6 Tips for Celebrating Easter in Isolation or Quarantine During the Coronavirus Outbreak

In our family, Easter has always been a family-fun filled time. Attending special religious services, planning family gatherings, joining Easter egg hunts, scheduling long-weekend road trips--and, of course, presenting fun, candy-filled Easter baskets to the kids. This year. Is. Different. As COVID-19 risks increase and more and people in the United States, and worldwide, are going into self-isolation or government ordered sheltering-in-place--our Easter traditions are disappearing, one by one. To help my family preserve just a little bit of our regular lives in this upended time--I have been working on ways to continue our familiar traditions--with some necessary twists! What are some tips that I have come up with to help us celebrate Easter during this challenging time?  Today, we are sharing this post as our submission for Letter E in the Blogging from A to Z Challenge!  E is for Easter!

Worship Virtually.  Many churches and religious organizations have turned to the internet to stay in contact with their community. Maybe your church is offering live-streamed content or perhaps pre-recorded messages instead of traditional Easter services? If your church is not offering a virtual option--another one in your area may be providing one.

Share the Meanings of Good Friday and Easter Sunday. In addition to attending your usual Easter services virtually--this is also an excellent opportunity to share the meaning and value of Good Friday and Easter Sunday with your family. There are tons of resources online to help you--from Bible-based activity ideas or children's books or buying a Resurrection Egg Kit or making your own Resurrection egg story. Take advantage of the down-time imposed during this Easter season to revisit the significance of this significant Christian celebration.

Host a Virtual Easter Dinner. In the past, I have shared tips for hosting the family's Easter gathering. This year, I have some tips for hosting a virtual Easter dinner! Many families are already connecting with distant or at-risk loved ones via Facetime or Zoom or Google Hangouts--and these resources work equally well for gathering together for a virtual meal. Make your Easter dinner party invitations just like you would have in the past--set a time for everyone to connect online--and share your meal with friends and family from wherever you all may be. Some may opt to plan an identical or similar menu in each home. Personally, I think it would be more fun (and a lot easier) to skip the stress of locating specific meal dishes and simply share our menus and dinners. We can talk about the recipes and connect for an hour or so over our dinners. I will be sharing our Easter dinner menu here.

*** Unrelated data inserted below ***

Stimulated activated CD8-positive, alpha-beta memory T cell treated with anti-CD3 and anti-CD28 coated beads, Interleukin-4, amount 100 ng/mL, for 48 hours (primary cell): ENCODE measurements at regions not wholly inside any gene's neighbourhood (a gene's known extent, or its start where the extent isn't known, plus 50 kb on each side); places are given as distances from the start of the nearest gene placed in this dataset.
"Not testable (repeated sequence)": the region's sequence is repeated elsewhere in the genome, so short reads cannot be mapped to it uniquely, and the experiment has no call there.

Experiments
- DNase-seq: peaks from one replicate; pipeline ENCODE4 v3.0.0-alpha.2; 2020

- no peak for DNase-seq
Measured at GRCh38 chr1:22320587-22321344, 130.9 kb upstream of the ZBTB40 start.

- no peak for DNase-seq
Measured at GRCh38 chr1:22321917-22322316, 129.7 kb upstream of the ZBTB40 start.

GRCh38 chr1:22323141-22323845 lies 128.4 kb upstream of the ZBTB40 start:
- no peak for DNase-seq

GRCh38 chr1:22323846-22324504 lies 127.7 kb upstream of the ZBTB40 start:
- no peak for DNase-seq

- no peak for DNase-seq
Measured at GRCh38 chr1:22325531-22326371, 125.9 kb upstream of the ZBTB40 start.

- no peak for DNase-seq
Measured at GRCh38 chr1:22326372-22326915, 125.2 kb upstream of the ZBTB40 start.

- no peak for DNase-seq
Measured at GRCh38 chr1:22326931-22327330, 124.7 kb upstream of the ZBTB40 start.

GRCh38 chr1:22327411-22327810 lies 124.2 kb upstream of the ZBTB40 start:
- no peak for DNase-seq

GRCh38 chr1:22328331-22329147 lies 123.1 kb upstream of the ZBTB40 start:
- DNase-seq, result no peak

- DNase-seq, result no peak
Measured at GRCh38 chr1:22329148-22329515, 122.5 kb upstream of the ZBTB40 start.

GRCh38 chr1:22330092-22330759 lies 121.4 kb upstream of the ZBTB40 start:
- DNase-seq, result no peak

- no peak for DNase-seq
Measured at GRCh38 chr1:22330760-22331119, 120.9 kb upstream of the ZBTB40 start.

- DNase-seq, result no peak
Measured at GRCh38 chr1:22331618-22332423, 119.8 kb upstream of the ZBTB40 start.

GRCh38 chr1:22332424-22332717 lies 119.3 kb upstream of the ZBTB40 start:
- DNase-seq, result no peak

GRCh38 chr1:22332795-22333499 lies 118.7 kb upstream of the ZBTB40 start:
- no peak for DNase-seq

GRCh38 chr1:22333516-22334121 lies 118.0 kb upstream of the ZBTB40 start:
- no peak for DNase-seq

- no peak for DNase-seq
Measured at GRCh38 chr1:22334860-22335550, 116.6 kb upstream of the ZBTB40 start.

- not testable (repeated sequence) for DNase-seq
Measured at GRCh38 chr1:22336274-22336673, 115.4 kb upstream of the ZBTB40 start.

Get the Kids Active in the Kitchen. Whether teaching the kids something new--like baking bread or making an original recipe--or continuing a tried and true family tradition--spending time in the kitchen is the perfect Easter holiday activity. Parents can view cooking activities as a means to strengthen math and science skills--or just as a fun way to pass a morning or afternoon as we navigate an uncertain and difficult time. You can check out our cooking with kids section for some easy recipes that the kids can help make. We are building a fun, easy Easter Bunny Cake AGAIN this year. It is something that the girls and I have made almost every year since they were toddlers. 

Plan an Easter Egg Hunt or an Easter Scavenger Hunt. I LOVE hiding Easter eggs for the kids--and creating scavenger hunts has been my go-to party game every year since the girls and their friends were able to read. While you may not be able to attend a large Easter egg hunt with tons of other families--you can keep the tradition alive on a smaller scale. Stuff a bunch of plastic eggs with stickerssmall toyscandy, or even money. This year, I am planning to write random games, activities, and non-store-bought prizes on strips of paper that the kids can redeem over the next week or so as stay-at-home-isolation continues. I will be uploading an Easter Scavenger Hunt sheet soon.

Create an Easter Basket--for Everyone in the House. My teen daughters will get an Easter basket (of some sort) this year. I re-use baskets, use shredded paper as filler, and buy a mix of inexpensive items for the baskets. This year, I will resort to online gift shopping--but, I will pack up some baskets with small gifts for everyone--even the dog and cats. I posted a list of tween-friendly Easter basket gifts a few years ago. 
While this year may not be an Easter holiday like others that you have celebrated--you can still make it a memorable one for your family. Rather than dwelling on the people, activities, and events that are missing from your Easter celebration--enjoy the time, health, and opportunities to make new memories. You may even create a few new traditions this year that will stay with your family for years to come. 

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